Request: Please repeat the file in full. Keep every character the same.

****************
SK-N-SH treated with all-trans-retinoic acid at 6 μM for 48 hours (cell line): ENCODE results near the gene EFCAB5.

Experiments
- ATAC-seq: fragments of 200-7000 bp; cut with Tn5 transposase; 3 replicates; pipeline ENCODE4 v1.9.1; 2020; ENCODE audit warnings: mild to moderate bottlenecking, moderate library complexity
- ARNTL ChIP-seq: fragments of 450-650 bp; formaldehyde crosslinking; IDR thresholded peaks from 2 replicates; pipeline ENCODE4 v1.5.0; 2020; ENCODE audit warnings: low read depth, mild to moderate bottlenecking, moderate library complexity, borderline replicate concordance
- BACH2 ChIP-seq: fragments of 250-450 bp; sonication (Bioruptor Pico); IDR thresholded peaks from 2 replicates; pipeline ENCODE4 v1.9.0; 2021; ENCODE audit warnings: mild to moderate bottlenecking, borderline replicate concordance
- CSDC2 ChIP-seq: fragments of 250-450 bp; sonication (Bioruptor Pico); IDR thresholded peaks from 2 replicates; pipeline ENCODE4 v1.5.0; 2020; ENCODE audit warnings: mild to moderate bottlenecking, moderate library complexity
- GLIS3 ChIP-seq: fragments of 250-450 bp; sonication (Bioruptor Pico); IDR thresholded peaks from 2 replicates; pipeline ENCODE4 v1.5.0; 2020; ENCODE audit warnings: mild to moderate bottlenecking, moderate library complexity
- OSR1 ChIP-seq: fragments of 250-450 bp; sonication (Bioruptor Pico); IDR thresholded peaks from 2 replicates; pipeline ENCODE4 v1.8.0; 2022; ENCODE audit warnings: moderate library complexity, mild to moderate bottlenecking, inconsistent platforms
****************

SK-N-SH treated with all-trans-retinoic acid at 6 μM for 48 hours (cell line): ENCODE results near the gene EFCAB5.

Experiments
- ATAC-seq: fragments of 200-7000 bp; cut with Tn5 transposase; 3 replicates; pipeline ENCODE4 v1.9.1; 2020; ENCODE audit warnings: mild to moderate bottlenecking, moderate library complexity
- ARNTL ChIP-seq: fragments of 450-650 bp; formaldehyde crosslinking; IDR thresholded peaks from 2 replicates; pipeline ENCODE4 v1.5.0; 2020; ENCODE audit warnings: low read depth, mild to moderate bottlenecking, moderate library complexity, borderline replicate concordance
- BACH2 ChIP-seq: fragments of 250-450 bp; sonication (Bioruptor Pico); IDR thresholded peaks from 2 replicates; pipeline ENCODE4 v1.9.0; 2021; ENCODE audit warnings: mild to moderate bottlenecking, borderline replicate concordance
- CSDC2 ChIP-seq: fragments of 250-450 bp; sonication (Bioruptor Pico); IDR thresholded peaks from 2 replicates; pipeline ENCODE4 v1.5.0; 2020; ENCODE audit warnings: mild to moderate bottlenecking, moderate library complexity
- GLIS3 ChIP-seq: fragments of 250-450 bp; sonication (Bioruptor Pico); IDR thresholded peaks from 2 replicates; pipeline ENCODE4 v1.5.0; 2020; ENCODE audit warnings: mild to moderate bottlenecking, moderate library complexity
- OSR1 ChIP-seq: fragments of 250-450 bp; sonication (Bioruptor Pico); IDR thresholded peaks from 2 replicates; pipeline ENCODE4 v1.8.0; 2022; ENCODE audit warnings: moderate library complexity, mild to moderate bottlenecking, inconsistent platforms